Bruce Ellery

Bruce Ellery

Bruce Ellery; father to former racer Steve Ellery, family man, successful business owner, former V8 Supercar team boss and motorsport fan.

This about sums up the life of Bruce Ellery, a life that the Queensland based businessman has thoroughly enjoyed.

Ellery has had a love of motorsport for a very long time, he never raced or competed himself, but his brother was into racing motorbikes so he enjoyed his time at race tracks.

Originally from Melbourne, Ellery used to go to events at Calder Park and Sandown Raceway. His interest in motorsport remained an interest until his son Steve showed a liking for go-karts.

“It was more when Steve started racing go-karts that got us into motorsport,” Bruce Ellery explained to

“We did it together as a family. When Steve started racing karts we were racing pretty well every weekend somewhere in the state of Victoria.

“Lorraine (Bruce’s wife), Steve and I would head off and we got to know other people, it became a bit of a social network, it was a great time, we really enjoyed it.”

The Ellerys approached go-karts as a bit of fun and didn’t have the intention to take it further, but that quickly changed.

“Frank Lowndes came to me one day and said he’d gone out and bought a Formula Ford, I didn’t know what a Formula Ford was,” said Ellery.

“We went to a race meeting to have a look at them, Steve thought they looked alright, so we thought we’d have a crack and looked to buy one.

“We purchased Ingall’s championship winning car. Russell gave Steve some tuition in driving and then went and got his CAMS license and started racing them at 16.”

Throughout the early days of Steve’s career Bruce gave more than just parental moral support, he was the one that prepared all of the cars. It got to the stage where Bruce decided to hire Mike Quinn, who ran Phoenix Motorsport in Sydney. This relinquished the race duties for Ellery, but taught him a lot about running a race team.

“In Steve’s final year of Formula Ford I stepped aside and didn’t have any physical involvement in preparing the car, I just started paying the bills then,” laughed Ellery.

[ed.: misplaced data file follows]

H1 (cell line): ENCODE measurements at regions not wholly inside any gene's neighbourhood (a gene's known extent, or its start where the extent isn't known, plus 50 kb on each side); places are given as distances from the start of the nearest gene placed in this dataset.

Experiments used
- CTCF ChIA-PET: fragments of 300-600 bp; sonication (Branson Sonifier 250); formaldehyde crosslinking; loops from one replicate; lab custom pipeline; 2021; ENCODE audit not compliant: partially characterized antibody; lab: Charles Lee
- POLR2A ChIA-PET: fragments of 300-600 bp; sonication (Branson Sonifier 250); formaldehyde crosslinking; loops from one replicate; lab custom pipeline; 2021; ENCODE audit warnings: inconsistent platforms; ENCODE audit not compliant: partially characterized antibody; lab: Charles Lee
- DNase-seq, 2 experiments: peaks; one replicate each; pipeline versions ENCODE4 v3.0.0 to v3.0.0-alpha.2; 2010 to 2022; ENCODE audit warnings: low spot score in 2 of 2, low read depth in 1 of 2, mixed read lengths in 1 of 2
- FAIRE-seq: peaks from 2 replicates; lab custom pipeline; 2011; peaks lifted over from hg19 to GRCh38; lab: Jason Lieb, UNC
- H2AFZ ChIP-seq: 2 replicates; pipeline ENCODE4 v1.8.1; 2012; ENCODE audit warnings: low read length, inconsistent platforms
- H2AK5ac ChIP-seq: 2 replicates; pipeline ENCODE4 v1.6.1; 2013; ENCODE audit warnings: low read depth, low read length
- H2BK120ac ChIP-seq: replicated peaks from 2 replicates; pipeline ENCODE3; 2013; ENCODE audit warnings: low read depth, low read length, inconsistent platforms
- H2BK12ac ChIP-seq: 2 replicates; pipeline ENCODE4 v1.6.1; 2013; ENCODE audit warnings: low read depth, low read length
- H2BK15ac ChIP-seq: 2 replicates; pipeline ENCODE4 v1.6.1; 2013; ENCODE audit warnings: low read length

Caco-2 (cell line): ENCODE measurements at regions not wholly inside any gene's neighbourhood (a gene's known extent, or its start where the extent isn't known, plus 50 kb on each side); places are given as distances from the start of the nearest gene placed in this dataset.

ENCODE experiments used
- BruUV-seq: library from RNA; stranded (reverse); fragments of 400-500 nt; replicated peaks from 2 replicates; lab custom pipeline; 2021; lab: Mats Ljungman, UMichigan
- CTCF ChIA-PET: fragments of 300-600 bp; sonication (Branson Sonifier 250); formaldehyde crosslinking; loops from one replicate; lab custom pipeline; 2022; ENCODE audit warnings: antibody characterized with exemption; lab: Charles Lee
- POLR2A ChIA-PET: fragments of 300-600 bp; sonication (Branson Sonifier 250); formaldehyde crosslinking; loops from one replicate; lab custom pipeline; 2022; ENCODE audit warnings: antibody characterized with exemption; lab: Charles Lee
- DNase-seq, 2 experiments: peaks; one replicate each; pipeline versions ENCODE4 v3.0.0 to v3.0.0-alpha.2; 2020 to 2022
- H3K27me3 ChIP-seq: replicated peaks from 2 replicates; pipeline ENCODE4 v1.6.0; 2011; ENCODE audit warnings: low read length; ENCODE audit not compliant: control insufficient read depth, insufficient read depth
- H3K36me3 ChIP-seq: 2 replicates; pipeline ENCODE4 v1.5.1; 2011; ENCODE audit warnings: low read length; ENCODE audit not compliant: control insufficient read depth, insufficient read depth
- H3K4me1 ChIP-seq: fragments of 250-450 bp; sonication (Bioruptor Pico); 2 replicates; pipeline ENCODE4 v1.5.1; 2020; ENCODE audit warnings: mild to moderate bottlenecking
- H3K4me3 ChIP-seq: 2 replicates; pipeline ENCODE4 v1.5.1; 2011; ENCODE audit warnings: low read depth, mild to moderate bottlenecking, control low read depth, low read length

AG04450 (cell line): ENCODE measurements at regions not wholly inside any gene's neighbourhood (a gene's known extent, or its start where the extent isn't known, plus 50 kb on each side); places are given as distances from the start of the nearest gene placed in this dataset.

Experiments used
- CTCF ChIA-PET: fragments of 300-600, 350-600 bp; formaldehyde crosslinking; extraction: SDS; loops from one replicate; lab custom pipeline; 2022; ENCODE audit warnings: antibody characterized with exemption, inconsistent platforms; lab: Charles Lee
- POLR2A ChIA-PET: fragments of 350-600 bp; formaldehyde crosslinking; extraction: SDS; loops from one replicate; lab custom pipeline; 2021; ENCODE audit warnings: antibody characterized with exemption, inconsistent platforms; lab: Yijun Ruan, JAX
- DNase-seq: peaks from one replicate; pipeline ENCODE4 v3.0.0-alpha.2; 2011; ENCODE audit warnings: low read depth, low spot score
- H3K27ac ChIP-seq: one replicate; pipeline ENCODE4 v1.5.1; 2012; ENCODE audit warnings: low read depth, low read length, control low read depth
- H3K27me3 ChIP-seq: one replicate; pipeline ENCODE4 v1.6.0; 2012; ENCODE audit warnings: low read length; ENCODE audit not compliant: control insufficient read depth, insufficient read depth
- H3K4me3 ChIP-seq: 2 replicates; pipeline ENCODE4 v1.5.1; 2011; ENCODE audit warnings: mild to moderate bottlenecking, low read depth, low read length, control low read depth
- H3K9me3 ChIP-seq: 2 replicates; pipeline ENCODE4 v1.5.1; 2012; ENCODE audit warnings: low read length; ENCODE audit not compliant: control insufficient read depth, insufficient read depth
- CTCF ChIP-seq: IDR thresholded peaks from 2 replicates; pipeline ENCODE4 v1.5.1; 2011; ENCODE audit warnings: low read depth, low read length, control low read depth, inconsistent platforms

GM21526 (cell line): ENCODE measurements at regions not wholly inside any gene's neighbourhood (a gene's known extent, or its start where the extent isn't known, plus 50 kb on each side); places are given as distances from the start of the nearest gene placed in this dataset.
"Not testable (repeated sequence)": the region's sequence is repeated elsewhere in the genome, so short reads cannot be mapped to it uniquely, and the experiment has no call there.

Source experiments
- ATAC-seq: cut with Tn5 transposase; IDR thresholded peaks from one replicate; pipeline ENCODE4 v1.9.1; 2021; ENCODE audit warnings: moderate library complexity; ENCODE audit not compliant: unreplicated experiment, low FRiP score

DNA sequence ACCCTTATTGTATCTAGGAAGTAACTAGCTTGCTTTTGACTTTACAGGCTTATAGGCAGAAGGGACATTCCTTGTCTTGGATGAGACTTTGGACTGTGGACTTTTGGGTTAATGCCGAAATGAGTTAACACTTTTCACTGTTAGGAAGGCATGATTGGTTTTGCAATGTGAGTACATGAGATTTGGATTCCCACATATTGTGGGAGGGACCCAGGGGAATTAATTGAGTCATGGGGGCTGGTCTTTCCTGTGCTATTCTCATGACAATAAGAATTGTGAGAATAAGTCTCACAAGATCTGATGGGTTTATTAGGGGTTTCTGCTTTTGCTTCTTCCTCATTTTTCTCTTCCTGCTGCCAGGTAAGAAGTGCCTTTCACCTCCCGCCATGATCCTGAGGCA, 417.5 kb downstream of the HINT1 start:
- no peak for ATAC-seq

“I suppose with Mike, he showed us how to go about racing and how to do it right, how to prepare the cars properly, your appearance and all that sort of stuff.  That’s when we first started getting serious.”

Bruce Ellery had started a racing business under his son’s name several years earlier, but Steve Ellery Racing first came to prominence in the 2-Litre championship where they initially ran an ex-Glenn Seton Sierra then purchased a Tony Longhurst BMW.

A conversation with Longhurst saw them soon enter the championship as a privateer.

“Tony Longhurst approached us and asked if we were interested in a V8 as a privateer,” said Ellery.

“We ran that car for 12 months and then Tony invited us to run a second car the following year with him which didn’t end up all that good.”

After that second year, which wasn’t enjoyed by the Ellery’s, they decided to go it alone and started their own V8 Supercars team.

“Steve and I sat down and decided that if we were going to do it, we would do it ourselves,” said Ellery.

“We bought a car off Stone Brothers and started the team on the Gold Coast.

“We decided we would run a limited programme of five races.

“That same year (1999) Steve was asked to drive with Paul Radisich at DJR at Sandown and Bathurst.

“I suppose history showed they had the race in the bag, then Paul made a slight mistake with 20 laps to go that lost them Bathurst.

“After that we decided that if we are going to do it (the V8 championship) we’d do the whole thing and do it right.”

Supercheap Auto was a long time sponsor of Steve Ellery Racing

Doing it right meant that Ellery basically funded the entire team until he was able to find a sponsor. Ford jumped on board and so did Supercheap Auto, thanks to the relationship that Ellery shared with then CEO and former racer Bob Thorn.

“Supercheap Auto was the first sponsor that we ever got money from,” said Ellery.

“They were great sponsors; we wouldn’t have survived without them.”

Ellery, despite running his own business, also took on the day to day management of the team once it became evident that Steve was too busy to take the reins.

“It was quite evident that Steve didn’t have the time to run the team and that’s when I stepped in and ran it,” said Ellery.

“I did that for five years and I loved it, absolutely loved it; it was some of the best times of my life.